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## Stress-strain curves for Unfilled polymers

Posted by admin on July 23rd, 2012
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below shows a typical stress-strain curve for short-term loading of a typical unfilled thermoplastic material. Figure 6 depicts the same curve as shown in Figure 5, except it is stretched horizontally to show the details within the elastic region. Several important material properties, such as Young’s modulus, proportional limit, elastic limit, yield point, ductility, ultimate strength, and elongation at failure, can be obtained from the stress-strain curve, as shown in Figures 5 and 6.  Young’s modulus  Young’s modulus is derived from the initial, straight-line portion of the curve as the ratio of stress to strain for that portion of the curve (see Figure 6). Although it is occasionally referenced as a measure of material strength, Young’s modulus is actually more of an indicator of the rigidity of a material than the strength. It is the basis for simple linear engineering calculations, for example, in determining the stiffness of a plastic part.  Proportional limit  The Proportional limit, marked as point “P” in Figure 6, is the strain at which the slope of thestress-strain curve starts to deviate from linear behavior.  Elastic limit  The Elastic limit, point “I” on Figure 6, is the greatest strain the material can absorb and still recover. As strain continues to increase, the plastic will either draw, without recovery, or fail by rupturing (as shown in Figure 5). FIGURE 5. Stress-strain curve for a typical thermoplastic. FIGURE 6. The same stress-strain curve as shown in Figure 5, except it is stretched horizontally to show the details within the elastic region. Point P is the proportional limit, most often used as the design strain limit. Point I is the Elastic limit, beyond which the plastic part will not recover its original shape.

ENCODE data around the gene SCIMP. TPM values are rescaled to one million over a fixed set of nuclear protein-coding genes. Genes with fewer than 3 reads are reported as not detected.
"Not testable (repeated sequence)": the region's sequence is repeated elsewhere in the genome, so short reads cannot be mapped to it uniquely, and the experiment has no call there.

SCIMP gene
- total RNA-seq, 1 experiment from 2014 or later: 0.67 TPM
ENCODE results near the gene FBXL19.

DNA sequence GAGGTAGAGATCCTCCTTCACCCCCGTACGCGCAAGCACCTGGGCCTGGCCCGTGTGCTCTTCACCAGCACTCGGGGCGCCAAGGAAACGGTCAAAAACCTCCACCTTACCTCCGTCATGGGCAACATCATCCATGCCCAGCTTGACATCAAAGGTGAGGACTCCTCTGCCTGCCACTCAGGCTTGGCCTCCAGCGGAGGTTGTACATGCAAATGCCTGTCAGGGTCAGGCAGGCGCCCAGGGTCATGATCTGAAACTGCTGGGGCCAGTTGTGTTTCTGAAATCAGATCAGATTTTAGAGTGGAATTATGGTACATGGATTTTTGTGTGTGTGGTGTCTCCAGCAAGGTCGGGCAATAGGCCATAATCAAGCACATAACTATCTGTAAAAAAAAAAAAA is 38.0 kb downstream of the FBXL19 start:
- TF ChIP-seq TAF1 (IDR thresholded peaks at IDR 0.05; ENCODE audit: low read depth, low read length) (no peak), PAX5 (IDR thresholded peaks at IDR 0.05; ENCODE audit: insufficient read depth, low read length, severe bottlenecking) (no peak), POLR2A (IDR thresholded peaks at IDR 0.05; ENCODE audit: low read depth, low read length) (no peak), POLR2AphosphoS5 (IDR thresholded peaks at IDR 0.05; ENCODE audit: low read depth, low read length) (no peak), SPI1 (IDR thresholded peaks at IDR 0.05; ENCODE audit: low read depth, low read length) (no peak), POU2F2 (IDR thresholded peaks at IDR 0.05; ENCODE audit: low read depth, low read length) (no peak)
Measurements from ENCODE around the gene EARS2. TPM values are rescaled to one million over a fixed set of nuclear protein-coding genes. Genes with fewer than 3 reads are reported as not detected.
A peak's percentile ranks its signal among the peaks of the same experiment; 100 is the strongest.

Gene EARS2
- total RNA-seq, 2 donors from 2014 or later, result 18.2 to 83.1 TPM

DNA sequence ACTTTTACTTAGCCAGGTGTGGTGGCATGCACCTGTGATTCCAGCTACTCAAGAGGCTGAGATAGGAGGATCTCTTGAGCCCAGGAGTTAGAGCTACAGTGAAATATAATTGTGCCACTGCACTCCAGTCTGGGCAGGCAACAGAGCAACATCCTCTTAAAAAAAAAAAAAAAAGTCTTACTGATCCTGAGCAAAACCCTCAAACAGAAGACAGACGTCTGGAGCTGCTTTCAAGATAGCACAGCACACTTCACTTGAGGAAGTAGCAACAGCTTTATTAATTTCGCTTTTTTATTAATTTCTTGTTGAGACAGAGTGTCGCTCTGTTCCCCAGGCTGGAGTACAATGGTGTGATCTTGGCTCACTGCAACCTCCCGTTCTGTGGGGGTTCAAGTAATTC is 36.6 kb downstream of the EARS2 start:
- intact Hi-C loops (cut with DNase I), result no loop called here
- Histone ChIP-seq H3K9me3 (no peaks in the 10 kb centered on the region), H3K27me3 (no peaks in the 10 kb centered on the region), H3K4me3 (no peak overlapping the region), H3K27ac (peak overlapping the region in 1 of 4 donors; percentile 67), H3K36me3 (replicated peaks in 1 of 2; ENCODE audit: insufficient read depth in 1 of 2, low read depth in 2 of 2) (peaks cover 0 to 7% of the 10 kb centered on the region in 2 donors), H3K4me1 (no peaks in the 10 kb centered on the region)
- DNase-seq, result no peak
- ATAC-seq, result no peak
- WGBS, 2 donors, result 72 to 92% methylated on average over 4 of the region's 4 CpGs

Author: ZHILIAN MOULD